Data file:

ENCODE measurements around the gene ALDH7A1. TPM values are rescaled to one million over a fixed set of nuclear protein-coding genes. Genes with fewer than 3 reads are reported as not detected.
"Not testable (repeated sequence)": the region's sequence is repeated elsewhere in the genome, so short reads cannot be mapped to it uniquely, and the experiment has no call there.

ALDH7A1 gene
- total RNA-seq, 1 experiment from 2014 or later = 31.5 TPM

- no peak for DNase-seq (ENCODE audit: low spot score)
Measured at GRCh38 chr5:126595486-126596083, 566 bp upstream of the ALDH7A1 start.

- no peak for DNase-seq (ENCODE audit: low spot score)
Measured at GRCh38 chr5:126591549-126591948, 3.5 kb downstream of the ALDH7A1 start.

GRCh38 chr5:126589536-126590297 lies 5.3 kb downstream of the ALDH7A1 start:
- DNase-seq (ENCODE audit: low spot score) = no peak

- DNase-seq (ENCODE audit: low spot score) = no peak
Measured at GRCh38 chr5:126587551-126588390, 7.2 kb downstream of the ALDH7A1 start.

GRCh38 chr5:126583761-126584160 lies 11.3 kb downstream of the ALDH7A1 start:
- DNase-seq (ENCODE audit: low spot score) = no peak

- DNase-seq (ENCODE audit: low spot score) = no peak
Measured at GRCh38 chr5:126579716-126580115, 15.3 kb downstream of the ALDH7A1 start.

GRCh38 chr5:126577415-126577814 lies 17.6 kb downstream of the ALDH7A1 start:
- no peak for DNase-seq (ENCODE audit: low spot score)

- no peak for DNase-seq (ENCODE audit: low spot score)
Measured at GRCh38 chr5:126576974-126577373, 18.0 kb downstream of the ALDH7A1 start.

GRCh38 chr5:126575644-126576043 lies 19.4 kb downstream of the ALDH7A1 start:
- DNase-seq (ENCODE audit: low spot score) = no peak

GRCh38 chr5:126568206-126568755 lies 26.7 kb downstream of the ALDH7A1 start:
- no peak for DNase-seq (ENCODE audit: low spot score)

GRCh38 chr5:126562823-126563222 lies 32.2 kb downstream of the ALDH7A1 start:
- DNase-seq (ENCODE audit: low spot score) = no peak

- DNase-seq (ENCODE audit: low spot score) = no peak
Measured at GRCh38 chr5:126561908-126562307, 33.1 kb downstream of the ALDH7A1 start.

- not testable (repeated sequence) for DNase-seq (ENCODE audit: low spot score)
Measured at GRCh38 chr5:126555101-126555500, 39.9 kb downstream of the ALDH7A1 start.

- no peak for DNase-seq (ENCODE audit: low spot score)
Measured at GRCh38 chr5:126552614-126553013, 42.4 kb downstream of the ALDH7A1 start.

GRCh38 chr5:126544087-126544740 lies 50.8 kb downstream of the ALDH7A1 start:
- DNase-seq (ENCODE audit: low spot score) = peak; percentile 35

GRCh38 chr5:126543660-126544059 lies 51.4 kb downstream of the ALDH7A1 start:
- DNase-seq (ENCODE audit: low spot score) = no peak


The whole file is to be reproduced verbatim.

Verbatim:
ENCODE measurements around the gene ALDH7A1. TPM values are rescaled to one million over a fixed set of nuclear protein-coding genes. Genes with fewer than 3 reads are reported as not detected.
"Not testable (repeated sequence)": the region's sequence is repeated elsewhere in the genome, so short reads cannot be mapped to it uniquely, and the experiment has no call there.

ALDH7A1 gene
- total RNA-seq, 1 experiment from 2014 or later = 31.5 TPM

- no peak for DNase-seq (ENCODE audit: low spot score)
Measured at GRCh38 chr5:126595486-126596083, 566 bp upstream of the ALDH7A1 start.

- no peak for DNase-seq (ENCODE audit: low spot score)
Measured at GRCh38 chr5:126591549-126591948, 3.5 kb downstream of the ALDH7A1 start.

GRCh38 chr5:126589536-126590297 lies 5.3 kb downstream of the ALDH7A1 start:
- DNase-seq (ENCODE audit: low spot score) = no peak

- DNase-seq (ENCODE audit: low spot score) = no peak
Measured at GRCh38 chr5:126587551-126588390, 7.2 kb downstream of the ALDH7A1 start.

GRCh38 chr5:126583761-126584160 lies 11.3 kb downstream of the ALDH7A1 start:
- DNase-seq (ENCODE audit: low spot score) = no peak

- DNase-seq (ENCODE audit: low spot score) = no peak
Measured at GRCh38 chr5:126579716-126580115, 15.3 kb downstream of the ALDH7A1 start.

GRCh38 chr5:126577415-126577814 lies 17.6 kb downstream of the ALDH7A1 start:
- no peak for DNase-seq (ENCODE audit: low spot score)

- no peak for DNase-seq (ENCODE audit: low spot score)
Measured at GRCh38 chr5:126576974-126577373, 18.0 kb downstream of the ALDH7A1 start.

GRCh38 chr5:126575644-126576043 lies 19.4 kb downstream of the ALDH7A1 start:
- DNase-seq (ENCODE audit: low spot score) = no peak

GRCh38 chr5:126568206-126568755 lies 26.7 kb downstream of the ALDH7A1 start:
- no peak for DNase-seq (ENCODE audit: low spot score)

GRCh38 chr5:126562823-126563222 lies 32.2 kb downstream of the ALDH7A1 start:
- DNase-seq (ENCODE audit: low spot score) = no peak

- DNase-seq (ENCODE audit: low spot score) = no peak
Measured at GRCh38 chr5:126561908-126562307, 33.1 kb downstream of the ALDH7A1 start.

- not testable (repeated sequence) for DNase-seq (ENCODE audit: low spot score)
Measured at GRCh38 chr5:126555101-126555500, 39.9 kb downstream of the ALDH7A1 start.

- no peak for DNase-seq (ENCODE audit: low spot score)
Measured at GRCh38 chr5:126552614-126553013, 42.4 kb downstream of the ALDH7A1 start.

GRCh38 chr5:126544087-126544740 lies 50.8 kb downstream of the ALDH7A1 start:
- DNase-seq (ENCODE audit: low spot score) = peak; percentile 35

GRCh38 chr5:126543660-126544059 lies 51.4 kb downstream of the ALDH7A1 start:
- DNase-seq (ENCODE audit: low spot score) = no peak